const_pointer address(const_reference x) const 
{
	return &x;
}

/// Allocate memory
pointer allocate(size_type n, const void* = 0)
{
	size_type size = n * sizeof(value_type);
	gAllocatedSize += size;
	return (pointer)::malloc(size);
}

/// Deallocate memory
void deallocate(void* p, size_type n)
{
	size_type size = n * sizeof(T);
	gAllocatedSize -= size;
	::free(p);
}

/// Call constructor
void construct(pointer p, const T& val)
{
	// Placement new
	new ((T*)p) T(val); 
}
/// Call constructor with more arguments
template<typename U, typename... Args>
void construct(U* p, Args&&... args)
{
	// Placement new
	::new((void*)p) U(std::forward<Args>(args)...);
}

/// Call the destructor of p
void destroy(pointer p) 
{
	p->~T();
}
/// Call the destructor of p of type U
template<typename U>
void destroy(U* p)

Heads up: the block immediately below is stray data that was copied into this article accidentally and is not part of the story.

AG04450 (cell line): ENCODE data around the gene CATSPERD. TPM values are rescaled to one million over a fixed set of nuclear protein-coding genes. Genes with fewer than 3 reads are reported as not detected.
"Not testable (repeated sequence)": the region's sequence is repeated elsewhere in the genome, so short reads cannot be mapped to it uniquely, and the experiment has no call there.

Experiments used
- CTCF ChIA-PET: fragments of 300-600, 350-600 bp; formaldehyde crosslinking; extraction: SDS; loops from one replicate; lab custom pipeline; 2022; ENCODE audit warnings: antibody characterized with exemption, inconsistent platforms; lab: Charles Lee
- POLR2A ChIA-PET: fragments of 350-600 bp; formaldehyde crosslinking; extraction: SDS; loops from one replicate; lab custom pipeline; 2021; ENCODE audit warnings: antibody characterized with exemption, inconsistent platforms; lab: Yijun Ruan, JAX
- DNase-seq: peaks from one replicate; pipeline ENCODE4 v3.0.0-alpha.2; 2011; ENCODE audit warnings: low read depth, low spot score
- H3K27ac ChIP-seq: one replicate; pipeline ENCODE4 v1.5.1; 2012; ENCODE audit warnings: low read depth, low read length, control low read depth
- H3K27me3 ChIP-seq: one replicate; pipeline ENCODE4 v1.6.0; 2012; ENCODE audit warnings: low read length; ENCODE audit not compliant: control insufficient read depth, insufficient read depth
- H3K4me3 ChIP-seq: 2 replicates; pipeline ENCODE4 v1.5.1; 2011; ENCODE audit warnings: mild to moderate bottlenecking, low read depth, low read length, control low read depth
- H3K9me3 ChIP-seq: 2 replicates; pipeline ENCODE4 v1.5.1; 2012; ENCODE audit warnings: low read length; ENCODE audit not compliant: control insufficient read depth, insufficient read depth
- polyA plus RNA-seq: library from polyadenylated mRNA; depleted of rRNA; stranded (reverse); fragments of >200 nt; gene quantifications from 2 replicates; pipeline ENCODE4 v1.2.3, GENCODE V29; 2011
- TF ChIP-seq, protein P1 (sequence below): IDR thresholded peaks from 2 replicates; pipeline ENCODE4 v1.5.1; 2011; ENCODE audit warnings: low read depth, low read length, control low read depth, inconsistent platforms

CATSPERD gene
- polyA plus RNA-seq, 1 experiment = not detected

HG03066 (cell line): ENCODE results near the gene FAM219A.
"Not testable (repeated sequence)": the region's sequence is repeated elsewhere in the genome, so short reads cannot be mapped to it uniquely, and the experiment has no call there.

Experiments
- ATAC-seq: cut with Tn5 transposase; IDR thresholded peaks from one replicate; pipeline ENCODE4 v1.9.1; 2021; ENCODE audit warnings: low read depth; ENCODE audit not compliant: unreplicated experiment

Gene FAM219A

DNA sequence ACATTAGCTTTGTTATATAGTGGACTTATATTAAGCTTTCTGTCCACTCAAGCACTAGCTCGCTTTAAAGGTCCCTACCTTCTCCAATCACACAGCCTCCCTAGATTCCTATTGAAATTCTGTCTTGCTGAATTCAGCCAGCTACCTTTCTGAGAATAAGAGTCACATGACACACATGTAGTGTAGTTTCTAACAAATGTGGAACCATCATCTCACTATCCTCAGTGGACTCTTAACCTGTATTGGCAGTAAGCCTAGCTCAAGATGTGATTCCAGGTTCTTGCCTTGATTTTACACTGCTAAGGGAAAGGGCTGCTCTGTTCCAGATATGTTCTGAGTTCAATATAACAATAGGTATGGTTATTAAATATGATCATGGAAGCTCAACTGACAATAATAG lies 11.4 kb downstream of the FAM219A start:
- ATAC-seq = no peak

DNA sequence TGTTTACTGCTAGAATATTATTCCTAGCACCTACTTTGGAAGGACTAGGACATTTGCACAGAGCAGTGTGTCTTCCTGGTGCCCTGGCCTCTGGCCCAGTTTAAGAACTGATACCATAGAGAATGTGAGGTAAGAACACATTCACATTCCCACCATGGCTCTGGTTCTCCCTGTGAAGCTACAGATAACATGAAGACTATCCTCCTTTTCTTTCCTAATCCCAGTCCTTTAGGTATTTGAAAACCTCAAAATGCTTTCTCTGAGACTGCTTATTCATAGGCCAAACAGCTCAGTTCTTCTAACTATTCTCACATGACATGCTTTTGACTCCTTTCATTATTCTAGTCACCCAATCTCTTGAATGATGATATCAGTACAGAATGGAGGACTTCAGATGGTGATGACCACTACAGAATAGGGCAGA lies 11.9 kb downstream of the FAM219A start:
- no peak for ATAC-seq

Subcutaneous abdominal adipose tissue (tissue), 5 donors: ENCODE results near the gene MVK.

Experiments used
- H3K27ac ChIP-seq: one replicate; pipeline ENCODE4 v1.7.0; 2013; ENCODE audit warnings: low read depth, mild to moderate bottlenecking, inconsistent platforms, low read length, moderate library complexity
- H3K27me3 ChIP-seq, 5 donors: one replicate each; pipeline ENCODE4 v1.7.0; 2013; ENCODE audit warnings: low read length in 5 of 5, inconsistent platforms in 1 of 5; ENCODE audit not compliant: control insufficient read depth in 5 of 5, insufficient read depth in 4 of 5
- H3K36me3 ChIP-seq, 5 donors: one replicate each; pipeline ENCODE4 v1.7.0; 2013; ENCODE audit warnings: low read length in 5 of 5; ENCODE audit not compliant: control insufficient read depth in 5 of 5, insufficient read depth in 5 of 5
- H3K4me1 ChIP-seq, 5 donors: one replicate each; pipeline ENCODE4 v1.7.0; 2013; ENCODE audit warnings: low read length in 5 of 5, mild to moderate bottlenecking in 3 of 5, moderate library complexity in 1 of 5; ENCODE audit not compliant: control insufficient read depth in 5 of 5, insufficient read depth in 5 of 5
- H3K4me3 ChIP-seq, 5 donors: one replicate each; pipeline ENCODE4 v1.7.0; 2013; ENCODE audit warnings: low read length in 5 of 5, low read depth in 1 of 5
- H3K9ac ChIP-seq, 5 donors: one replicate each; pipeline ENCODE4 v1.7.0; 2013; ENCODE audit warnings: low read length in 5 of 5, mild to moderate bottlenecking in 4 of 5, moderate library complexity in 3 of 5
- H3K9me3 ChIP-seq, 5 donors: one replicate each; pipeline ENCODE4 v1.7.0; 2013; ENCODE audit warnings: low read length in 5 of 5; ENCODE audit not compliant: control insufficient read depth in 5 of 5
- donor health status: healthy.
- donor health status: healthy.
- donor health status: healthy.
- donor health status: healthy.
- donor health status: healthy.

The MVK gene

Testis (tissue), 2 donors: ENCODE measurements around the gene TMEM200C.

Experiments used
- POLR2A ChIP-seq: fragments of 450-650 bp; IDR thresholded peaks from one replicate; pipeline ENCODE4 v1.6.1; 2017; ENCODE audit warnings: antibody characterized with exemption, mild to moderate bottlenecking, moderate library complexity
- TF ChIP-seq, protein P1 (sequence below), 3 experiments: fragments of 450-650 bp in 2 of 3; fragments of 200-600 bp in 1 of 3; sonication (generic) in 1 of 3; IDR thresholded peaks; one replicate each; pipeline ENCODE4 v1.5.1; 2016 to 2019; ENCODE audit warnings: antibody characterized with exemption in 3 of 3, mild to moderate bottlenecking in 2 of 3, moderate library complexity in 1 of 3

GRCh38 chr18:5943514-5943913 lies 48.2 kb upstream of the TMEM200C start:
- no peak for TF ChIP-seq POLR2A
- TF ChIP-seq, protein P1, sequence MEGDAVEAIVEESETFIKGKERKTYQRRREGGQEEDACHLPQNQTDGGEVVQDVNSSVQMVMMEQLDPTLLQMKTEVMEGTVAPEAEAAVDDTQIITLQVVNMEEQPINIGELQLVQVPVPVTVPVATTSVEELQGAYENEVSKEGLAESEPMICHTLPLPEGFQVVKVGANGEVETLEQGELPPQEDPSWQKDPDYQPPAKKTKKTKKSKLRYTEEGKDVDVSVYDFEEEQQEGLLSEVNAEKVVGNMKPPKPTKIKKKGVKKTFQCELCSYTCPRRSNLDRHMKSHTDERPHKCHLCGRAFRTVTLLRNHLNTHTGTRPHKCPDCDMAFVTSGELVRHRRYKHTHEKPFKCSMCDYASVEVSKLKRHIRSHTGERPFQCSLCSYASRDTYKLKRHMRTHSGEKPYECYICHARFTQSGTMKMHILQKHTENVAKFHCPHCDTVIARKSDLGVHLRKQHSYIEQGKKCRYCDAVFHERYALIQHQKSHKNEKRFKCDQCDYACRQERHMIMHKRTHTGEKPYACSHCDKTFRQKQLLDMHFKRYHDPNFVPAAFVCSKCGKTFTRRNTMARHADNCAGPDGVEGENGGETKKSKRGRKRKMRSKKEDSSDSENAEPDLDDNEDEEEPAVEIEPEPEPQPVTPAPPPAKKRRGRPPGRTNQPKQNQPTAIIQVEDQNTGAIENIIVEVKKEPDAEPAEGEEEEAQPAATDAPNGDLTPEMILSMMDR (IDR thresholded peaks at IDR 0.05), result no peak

{
	p->~U();
}

/// Get the max allocation size
size_type max_size() const 
{
	return size_type(-1); 
}

/// A struct to rebind the allocator to another allocator of type U
template<typename U>
struct rebind
{ 
	typedef Allocator<U> other; 
};

An example of usage for Allocator is the following:

std::vector<Foo, Allocator<Foo>> vec;

vec.resize(10, Foo(something));

std::cout << "Allocated size: " << gAllocatedSize << std::endl;

You can check the gAllocatedSize at the end of the application and report any memory wasted.

Why replace the default allocator?

The answers on that question are many but for a game engine the rationale is simple. To understand the problem better we need first to understand that malloc and free work optimally when we allocate big chunks and we don’t call them that often. Calling malloc many times for small blocks will result on memory fragmentation. Fragmentation means that data will be scattered all over place a fact that affects the memory locality. Increased fragmentation implies more cache misses and thus slower reads from memory. On top of that the system will need more system memory because of the unused memory holes.